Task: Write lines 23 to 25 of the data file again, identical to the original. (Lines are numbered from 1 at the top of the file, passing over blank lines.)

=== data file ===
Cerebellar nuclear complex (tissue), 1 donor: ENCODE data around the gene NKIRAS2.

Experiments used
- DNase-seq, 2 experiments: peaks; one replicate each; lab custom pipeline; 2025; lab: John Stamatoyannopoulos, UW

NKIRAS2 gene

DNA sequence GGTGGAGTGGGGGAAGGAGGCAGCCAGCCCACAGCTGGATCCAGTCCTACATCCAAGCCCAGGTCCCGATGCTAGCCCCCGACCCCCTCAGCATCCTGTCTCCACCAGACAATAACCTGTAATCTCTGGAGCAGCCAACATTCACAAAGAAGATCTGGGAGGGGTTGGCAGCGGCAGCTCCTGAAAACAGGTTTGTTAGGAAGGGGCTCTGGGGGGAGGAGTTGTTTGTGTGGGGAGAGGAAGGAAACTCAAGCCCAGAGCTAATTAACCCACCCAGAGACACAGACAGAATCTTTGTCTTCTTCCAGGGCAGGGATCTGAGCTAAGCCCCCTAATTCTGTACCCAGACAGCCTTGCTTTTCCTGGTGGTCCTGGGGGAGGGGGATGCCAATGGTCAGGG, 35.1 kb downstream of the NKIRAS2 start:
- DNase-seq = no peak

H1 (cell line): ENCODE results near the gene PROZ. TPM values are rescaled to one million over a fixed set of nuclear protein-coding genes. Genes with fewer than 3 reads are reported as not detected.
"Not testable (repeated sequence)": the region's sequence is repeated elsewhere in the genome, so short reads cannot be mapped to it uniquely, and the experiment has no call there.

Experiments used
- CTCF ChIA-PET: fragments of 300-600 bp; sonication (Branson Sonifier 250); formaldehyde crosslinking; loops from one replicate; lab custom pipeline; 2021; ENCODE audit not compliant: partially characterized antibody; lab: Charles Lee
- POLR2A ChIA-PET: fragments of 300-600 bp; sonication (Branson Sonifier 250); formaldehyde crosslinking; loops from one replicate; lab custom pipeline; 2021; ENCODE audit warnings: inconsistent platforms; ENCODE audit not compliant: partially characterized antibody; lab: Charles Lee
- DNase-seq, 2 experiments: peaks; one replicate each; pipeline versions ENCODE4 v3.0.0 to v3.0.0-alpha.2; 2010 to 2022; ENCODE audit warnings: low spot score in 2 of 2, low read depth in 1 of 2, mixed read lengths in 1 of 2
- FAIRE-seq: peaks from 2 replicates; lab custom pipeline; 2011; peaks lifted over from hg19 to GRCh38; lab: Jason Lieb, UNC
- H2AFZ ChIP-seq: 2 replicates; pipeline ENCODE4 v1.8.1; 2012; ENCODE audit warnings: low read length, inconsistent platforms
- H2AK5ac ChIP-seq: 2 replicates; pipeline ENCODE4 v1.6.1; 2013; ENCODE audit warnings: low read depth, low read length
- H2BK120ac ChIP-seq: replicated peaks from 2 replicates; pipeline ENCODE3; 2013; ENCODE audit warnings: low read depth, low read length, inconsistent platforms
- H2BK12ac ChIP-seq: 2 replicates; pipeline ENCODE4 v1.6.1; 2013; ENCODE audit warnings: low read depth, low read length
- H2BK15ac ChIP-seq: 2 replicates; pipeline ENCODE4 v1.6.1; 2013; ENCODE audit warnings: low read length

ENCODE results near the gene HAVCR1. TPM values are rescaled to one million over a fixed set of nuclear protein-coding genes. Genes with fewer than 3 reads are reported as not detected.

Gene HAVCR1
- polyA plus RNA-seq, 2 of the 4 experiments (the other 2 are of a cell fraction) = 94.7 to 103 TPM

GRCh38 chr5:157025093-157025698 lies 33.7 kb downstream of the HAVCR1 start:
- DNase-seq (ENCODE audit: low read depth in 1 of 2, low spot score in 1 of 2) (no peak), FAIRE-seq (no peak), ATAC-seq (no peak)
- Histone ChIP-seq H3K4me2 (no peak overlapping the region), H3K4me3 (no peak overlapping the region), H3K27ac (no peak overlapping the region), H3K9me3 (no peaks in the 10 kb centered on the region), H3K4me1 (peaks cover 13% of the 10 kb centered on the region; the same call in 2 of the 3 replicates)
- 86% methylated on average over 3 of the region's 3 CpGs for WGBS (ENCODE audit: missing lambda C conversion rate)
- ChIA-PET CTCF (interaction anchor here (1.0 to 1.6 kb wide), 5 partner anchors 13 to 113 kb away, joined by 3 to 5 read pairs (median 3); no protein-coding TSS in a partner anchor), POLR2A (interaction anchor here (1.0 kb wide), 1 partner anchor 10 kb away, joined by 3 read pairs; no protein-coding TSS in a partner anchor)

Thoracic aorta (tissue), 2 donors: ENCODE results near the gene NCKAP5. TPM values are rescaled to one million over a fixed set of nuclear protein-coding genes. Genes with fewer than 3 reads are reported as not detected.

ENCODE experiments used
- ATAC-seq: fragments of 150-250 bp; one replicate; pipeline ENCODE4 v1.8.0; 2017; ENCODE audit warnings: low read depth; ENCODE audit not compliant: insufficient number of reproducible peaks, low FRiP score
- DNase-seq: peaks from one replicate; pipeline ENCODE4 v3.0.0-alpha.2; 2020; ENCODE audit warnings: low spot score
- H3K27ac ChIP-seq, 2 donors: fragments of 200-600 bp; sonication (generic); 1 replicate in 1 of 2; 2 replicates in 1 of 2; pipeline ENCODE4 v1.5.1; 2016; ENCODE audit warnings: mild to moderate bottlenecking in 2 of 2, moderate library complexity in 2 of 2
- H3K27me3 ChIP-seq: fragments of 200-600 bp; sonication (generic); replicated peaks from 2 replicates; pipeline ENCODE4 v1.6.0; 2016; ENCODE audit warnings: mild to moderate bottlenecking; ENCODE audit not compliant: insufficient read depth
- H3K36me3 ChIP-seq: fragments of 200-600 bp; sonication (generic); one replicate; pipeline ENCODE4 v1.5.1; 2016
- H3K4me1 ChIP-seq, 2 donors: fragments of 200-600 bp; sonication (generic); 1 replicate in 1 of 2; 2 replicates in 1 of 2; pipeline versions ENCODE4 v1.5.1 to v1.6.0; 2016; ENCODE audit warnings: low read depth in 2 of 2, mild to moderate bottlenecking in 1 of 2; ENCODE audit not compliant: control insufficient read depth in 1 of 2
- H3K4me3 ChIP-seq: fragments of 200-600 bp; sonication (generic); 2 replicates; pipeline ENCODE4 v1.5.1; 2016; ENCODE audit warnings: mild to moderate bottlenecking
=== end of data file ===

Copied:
- DNase-seq (ENCODE audit: low read depth in 1 of 2, low spot score in 1 of 2) (no peak), FAIRE-seq (no peak), ATAC-seq (no peak)
- Histone ChIP-seq H3K4me2 (no peak overlapping the region), H3K4me3 (no peak overlapping the region), H3K27ac (no peak overlapping the region), H3K9me3 (no peaks in the 10 kb centered on the region), H3K4me1 (peaks cover 13% of the 10 kb centered on the region; the same call in 2 of the 3 replicates)
- 86% methylated on average over 3 of the region's 3 CpGs for WGBS (ENCODE audit: missing lambda C conversion rate)